Photograph this species on our Costa Rica Photo Workshop


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Top 15 Photos of 2015

This year, I was very fortunate to spend several months travelling. While photographing in five different countries, I saw some amazing locations and wildlife, some of which were totally new to me. I headed back up to Alaska and explored some new areas such as the Seward Peninsula and Katmai National Park. My travels took me to a country I had been wanting to visit for quite some time, Costa Rica. Further south yet, I spent over two months in Ecuador and Peru. Of course I also spent considerable time exploring the place I love most, my home province of British Columbia.

I've narrowed down my top 15 photographs of the year and would love to hear what you think - do you have a favourite? Feel free to leave a comment below...

Test Of Time Vancouver Island, British Columbia, Canada Sitka spruce trees grow atop an interesting rock formation along the storm-battered west coast of British Columbia's Vancouver Island. I sat in this location for a few hours one late winter evening, hoping the sun would break through the thick clouds. Just before sunset, as the tide was at its best, the sun briefly snuck through and lit up the southwestern sky.



Test Of Time
Vancouver Island, British Columbia, Canada

Sitka spruce trees grow atop an interesting rock formation along the storm-battered west coast of British Columbia's Vancouver Island. I sat in this location for a few hours one late winter evening, hoping the sun would break through the thick clouds. Just before sunset, as the tide was at its best, the sun briefly snuck through and lit up the southwestern sky.

Mountain Goat Coast Mountains, British Columbia, Canada More than 50% of the world's population of Mountain Goats reside in British Columbia. Due to their affinity for steep mountain slopes, they are seldom seen by people. Inhabiting these precipitous cliff faces keeps them safe from predators such as wolves and cougars. Specially-adapted cloven hooves allow them to travel safely through this dangerous terrain.


Mountain Goat
Coast Mountains, British Columbia, Canada

More than 50% of the world's population of Mountain Goats reside in British Columbia. Due to their affinity for steep mountain slopes, they are seldom seen by people. Inhabiting these precipitous cliff faces keeps them safe from predators such as wolves and cougars. Specially-adapted cloven hooves allow them to travel safely through this dangerous terrain.

Violet Sabrewing Caribbean Lowlands, Costa Rica The first time I saw a Violet Sabrewing, one of the world's largest hummingbirds, I knew I wanted to get a great photo of one! This year, during my first trip to Costa Rica, I had the opportunity to photograph this species visiting beautiful heliconia flowers. An amazing example of coevolution - some species of hummingbirds have bills that match the sharply curved flowers of certain plants, as seen here. This symbiosis allows the hummingbird to draw out more nectar, and for the plant to be pollinated more effectively.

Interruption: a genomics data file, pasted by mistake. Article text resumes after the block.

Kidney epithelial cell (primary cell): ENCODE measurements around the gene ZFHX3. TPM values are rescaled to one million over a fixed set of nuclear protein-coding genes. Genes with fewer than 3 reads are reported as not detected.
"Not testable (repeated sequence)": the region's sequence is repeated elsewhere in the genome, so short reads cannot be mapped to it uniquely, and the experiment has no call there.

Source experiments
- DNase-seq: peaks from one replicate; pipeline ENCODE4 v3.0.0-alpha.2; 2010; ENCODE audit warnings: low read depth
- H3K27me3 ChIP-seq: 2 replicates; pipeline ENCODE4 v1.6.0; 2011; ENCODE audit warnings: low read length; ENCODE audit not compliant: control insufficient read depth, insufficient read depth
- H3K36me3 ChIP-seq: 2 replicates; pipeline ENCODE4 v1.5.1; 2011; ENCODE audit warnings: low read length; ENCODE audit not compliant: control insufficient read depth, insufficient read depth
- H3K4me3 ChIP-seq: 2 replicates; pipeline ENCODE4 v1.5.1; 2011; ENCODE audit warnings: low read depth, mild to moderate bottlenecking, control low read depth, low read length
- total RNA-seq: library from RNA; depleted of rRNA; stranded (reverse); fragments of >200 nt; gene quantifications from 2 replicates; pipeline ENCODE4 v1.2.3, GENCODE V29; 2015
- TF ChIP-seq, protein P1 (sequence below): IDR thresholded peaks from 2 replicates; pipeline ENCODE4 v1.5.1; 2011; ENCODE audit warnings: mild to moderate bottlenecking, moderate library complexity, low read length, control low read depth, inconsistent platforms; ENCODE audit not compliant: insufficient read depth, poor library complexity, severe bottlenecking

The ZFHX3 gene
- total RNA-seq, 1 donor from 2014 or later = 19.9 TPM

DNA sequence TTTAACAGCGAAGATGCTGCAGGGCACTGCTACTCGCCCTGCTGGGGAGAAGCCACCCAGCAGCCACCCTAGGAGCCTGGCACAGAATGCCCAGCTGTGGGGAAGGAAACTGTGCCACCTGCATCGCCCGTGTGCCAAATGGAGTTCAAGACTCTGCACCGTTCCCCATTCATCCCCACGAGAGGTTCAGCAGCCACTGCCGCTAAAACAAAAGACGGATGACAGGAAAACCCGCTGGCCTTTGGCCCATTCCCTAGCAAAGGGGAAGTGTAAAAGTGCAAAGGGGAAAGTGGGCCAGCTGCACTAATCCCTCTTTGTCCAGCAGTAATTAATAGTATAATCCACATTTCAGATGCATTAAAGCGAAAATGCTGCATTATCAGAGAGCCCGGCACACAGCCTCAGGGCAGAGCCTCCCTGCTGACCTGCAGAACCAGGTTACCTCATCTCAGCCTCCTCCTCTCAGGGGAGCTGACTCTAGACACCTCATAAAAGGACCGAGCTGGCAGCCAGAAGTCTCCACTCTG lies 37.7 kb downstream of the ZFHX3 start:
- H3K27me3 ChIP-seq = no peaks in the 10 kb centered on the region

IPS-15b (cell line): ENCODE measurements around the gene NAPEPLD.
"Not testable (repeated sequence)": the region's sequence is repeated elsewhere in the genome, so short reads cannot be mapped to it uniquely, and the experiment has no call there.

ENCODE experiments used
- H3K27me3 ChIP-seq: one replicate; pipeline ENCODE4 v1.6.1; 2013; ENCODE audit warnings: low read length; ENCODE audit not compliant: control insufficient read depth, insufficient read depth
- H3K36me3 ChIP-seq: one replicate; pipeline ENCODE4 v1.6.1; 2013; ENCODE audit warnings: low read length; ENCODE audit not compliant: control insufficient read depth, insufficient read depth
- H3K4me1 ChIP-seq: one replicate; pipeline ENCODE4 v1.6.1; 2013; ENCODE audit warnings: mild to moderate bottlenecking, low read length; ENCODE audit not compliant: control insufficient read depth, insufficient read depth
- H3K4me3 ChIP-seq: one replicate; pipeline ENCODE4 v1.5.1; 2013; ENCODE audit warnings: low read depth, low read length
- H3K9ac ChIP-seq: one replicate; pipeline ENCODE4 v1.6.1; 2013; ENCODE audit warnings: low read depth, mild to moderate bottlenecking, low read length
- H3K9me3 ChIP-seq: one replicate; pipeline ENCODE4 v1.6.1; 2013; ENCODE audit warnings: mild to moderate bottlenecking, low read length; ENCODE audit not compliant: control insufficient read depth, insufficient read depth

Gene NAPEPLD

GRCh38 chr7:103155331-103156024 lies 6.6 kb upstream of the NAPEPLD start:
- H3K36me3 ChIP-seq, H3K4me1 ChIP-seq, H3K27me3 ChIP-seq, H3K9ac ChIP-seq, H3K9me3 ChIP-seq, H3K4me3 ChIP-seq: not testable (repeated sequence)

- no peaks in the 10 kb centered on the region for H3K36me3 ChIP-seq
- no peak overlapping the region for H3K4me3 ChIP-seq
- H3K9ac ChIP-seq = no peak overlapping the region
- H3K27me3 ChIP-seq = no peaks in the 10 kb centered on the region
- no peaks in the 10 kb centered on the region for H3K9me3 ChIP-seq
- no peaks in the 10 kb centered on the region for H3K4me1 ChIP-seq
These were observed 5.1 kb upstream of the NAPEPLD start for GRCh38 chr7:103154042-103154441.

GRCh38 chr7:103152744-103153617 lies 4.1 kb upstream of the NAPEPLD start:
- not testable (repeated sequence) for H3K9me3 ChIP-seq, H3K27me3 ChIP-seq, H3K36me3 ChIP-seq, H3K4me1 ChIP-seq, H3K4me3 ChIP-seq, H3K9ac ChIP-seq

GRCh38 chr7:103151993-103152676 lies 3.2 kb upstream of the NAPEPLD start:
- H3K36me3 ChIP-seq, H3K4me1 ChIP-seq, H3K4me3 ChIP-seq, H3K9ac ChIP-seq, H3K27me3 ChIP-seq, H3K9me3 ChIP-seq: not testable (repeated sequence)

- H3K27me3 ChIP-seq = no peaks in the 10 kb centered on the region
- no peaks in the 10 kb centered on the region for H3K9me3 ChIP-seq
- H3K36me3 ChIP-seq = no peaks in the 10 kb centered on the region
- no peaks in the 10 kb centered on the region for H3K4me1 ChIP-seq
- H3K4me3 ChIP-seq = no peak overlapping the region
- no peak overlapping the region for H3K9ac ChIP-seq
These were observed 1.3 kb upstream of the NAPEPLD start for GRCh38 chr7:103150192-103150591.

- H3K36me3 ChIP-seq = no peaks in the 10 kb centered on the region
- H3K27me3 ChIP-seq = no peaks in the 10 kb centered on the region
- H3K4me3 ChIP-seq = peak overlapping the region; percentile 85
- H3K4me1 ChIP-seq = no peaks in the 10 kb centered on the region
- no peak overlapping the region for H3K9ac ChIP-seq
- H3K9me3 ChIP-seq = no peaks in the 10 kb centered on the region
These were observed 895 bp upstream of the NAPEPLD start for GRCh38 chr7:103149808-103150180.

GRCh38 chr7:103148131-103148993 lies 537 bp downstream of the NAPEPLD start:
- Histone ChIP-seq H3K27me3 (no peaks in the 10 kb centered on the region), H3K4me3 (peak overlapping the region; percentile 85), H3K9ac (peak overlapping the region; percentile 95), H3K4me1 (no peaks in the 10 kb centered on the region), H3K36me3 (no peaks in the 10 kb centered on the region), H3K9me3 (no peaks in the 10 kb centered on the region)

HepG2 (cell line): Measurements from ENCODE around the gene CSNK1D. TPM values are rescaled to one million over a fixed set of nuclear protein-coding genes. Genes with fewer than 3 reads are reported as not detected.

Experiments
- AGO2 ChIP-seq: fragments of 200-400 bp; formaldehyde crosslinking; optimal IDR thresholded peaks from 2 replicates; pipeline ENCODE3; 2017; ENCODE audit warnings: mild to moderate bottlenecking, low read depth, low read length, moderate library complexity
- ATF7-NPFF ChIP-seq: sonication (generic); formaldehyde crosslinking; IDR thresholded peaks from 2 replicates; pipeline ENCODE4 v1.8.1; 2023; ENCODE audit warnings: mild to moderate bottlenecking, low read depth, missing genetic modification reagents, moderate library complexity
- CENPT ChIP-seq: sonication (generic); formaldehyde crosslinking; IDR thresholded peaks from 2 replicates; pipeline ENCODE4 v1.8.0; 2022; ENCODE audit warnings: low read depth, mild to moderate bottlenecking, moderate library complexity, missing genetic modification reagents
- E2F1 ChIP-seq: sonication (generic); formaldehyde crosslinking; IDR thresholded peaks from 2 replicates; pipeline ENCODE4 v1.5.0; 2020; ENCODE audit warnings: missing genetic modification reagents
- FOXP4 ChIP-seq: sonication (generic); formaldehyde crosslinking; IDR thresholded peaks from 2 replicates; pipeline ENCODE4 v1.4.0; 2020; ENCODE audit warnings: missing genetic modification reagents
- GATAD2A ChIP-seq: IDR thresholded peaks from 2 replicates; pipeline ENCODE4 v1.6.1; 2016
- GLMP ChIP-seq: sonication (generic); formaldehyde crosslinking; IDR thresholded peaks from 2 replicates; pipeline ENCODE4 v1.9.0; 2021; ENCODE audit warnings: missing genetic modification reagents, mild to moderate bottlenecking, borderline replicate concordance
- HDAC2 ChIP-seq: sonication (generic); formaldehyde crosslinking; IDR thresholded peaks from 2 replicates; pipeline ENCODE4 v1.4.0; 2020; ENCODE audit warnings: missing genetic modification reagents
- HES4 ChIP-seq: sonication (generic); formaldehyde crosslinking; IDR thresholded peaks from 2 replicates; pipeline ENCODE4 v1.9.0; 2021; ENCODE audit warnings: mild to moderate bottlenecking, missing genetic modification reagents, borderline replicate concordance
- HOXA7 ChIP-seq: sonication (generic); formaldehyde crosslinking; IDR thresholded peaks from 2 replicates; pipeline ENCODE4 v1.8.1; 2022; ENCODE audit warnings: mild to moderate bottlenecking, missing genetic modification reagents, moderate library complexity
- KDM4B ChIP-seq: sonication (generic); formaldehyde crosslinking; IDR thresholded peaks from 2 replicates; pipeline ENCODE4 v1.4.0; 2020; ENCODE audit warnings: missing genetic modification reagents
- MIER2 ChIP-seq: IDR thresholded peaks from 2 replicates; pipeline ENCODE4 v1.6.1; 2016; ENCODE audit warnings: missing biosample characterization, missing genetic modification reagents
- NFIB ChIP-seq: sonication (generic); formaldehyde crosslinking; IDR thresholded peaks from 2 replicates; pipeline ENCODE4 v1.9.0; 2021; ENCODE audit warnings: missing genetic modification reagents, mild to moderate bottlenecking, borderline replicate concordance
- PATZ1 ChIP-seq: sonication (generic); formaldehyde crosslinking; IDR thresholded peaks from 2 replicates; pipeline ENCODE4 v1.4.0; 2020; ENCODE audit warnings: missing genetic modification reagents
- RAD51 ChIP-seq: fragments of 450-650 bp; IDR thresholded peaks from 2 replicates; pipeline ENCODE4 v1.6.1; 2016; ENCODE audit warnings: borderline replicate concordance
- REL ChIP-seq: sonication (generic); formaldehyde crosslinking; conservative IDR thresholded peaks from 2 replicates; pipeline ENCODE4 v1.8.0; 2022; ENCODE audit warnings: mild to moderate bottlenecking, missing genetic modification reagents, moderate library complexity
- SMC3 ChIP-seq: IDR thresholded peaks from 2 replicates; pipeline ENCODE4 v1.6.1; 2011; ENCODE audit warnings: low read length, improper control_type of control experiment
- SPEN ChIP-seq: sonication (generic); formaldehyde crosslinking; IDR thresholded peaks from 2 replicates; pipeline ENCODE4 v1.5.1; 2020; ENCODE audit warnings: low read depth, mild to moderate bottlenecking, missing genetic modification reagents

Violet Sabrewing
Caribbean Lowlands, Costa Rica

The first time I saw a Violet Sabrewing, one of the world's largest hummingbirds, I knew I wanted to get a great photo of one! This year, during my first trip to Costa Rica, I had the opportunity to photograph this species visiting beautiful heliconia flowers. An amazing example of coevolution - some species of hummingbirds have bills that match the sharply curved flowers of certain plants, as seen here. This symbiosis allows the hummingbird to draw out more nectar, and for the plant to be pollinated more effectively.

Home Temperate Rainforest, Southwestern British Columbia, Canada The temperate rainforest of the Pacific Northwest is where I've grown up. I think this self-portrait exemplifies my sense of wonder and awe for this environment. This particularly lush area, thick with sword ferns, vine maples and epiphytes, is just a half hour drive from where I live near Vancouver, British Columbia.


Home
Temperate Rainforest, Southwestern British Columbia, Canada

The temperate rainforest of the Pacific Northwest is where I've grown up. I think this self-portrait exemplifies my sense of wonder and awe for this environment. This particularly lush area, thick with sword ferns, vine maples and epiphytes, is just a half hour drive from where I live near Vancouver, British Columbia.

Muskox Calves Seward Peninsula, Alaska, USA Alaska's Seward Peninsula is located just south of the Arctic Circle, a remnant of the Bering land bridge. A trip here in early June to photograph tundra nesting birds was a fantastic experience. Upon closer inspection, the seemingly stark landscape is vibrant and filled with life. In addition to the unique birds, the opportunity to photograph Muskox was a big highlight for me. Two youngsters investigate me while their mother grazes nearby.


Muskox Calves
Seward Peninsula, Alaska, USA

Alaska's Seward Peninsula is located just south of the Arctic Circle, a remnant of the Bering land bridge. A trip here in early June to photograph tundra nesting birds was a fantastic experience. Upon closer inspection, the seemingly stark landscape is vibrant and filled with life. In addition to the unique birds, the opportunity to photograph Muskox was a big highlight for me. Two youngsters investigate me while their mother grazes nearby.